The dough is almost there; the sides of the mixture still have some crumbly parts, so I'm adding another tablespoon of juice. I'll use my dough scraper to bring the dough together; the barley flour can get pretty sticky.

Time to wrap this part up, literally. I'll put the dough on a piece of plastic wrap and pat it into a disk about an inch thick.

Before I finish wrapping I'll pat the edges nice and smooth: if you store the dough that way, you'll have far fewer cracks when you go to roll it out later on. Make sure you give the dough at least a half hour in the refrigerator before trying to roll it; the bran needs some time to absorb the liquid and soften up.

Always label and date. You could make this dough now and have it ready for Thanksgiving, no sweat. Put it in the freezer, and defrost overnight in the refrigerator the day before you want to bake. You could do the same thing with the filling mixture. How smooth would you be, if you started putting your Thanksgiving dinner together before Halloween?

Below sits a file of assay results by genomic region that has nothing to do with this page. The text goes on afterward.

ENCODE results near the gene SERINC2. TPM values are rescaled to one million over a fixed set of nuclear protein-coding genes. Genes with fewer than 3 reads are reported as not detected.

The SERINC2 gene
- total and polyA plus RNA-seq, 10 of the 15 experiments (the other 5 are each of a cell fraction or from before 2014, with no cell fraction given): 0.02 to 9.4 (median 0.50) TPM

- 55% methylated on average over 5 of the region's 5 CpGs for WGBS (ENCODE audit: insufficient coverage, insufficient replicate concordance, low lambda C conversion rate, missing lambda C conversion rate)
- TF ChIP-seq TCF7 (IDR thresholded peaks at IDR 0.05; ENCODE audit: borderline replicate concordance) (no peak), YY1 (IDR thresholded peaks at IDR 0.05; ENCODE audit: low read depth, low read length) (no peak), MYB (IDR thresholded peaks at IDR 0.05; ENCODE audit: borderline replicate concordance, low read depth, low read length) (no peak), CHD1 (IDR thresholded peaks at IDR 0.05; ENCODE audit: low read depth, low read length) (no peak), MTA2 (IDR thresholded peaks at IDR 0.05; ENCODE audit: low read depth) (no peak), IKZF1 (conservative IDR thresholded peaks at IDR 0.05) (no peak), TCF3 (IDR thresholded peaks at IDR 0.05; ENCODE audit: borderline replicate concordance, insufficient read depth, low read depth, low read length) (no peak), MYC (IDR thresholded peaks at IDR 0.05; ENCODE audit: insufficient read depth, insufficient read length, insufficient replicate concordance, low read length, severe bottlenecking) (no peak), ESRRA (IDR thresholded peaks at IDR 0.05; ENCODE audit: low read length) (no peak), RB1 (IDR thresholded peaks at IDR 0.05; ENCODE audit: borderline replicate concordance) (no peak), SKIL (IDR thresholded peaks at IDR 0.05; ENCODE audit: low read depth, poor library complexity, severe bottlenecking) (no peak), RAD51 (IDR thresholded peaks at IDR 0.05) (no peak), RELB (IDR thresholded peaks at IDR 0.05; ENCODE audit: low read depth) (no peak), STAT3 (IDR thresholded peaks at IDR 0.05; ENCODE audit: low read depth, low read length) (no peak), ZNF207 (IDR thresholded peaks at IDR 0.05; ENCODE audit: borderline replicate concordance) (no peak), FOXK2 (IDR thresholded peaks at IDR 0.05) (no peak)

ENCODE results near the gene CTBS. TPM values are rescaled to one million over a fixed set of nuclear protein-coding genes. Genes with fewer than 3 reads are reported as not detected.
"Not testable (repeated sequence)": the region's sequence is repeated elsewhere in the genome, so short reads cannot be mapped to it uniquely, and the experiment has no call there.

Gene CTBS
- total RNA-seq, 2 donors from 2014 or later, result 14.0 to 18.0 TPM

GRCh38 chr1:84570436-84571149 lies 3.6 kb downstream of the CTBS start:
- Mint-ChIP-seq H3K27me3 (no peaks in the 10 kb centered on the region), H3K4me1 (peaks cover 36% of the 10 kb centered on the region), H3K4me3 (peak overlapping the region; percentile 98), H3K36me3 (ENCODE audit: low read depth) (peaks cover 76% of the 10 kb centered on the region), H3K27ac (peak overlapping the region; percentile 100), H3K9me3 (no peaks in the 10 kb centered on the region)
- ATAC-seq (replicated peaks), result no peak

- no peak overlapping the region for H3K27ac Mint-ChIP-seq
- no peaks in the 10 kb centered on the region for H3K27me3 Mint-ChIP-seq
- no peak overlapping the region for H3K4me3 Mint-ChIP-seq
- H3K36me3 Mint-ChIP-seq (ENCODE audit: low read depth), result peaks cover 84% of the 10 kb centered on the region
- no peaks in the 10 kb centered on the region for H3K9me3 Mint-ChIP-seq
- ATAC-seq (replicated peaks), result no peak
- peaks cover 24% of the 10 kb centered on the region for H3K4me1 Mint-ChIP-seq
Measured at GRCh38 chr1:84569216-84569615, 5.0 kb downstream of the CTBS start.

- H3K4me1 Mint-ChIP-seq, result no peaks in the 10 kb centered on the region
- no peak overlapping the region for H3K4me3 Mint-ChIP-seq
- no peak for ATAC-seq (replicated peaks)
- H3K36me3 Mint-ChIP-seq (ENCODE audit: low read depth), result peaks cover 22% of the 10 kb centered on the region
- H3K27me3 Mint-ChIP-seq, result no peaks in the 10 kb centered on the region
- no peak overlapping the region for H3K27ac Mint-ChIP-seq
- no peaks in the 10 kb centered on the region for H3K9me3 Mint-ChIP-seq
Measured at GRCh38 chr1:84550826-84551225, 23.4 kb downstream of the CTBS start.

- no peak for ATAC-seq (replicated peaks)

Which brings me to the filling. Basically, you need a good 2 to 2 1/2 cups of cooked, mashed sweet potato, and between you and me, I don't care where it comes from. Bake a couple of extra next time you're having them for dinner. Peel and boil 'em, if that floats your boat. Or nuke them, either in their jackets, or with a little bit of juice for extra flavor. Our recipe calls for either cranberry or apple juice, but I'm going to use pineapple, because it matches the dried pineapple that's going in the filling later on.

Peel and cut the sweet potato into chunks;

put it in a microwave-safe bowl, pour 1/4 cup of pineapple, apple, or cranberry juice on it (I don't see why orange wouldn't work as well), cover, and microwave in 3-minute rounds until the potato is cooked through and very tender.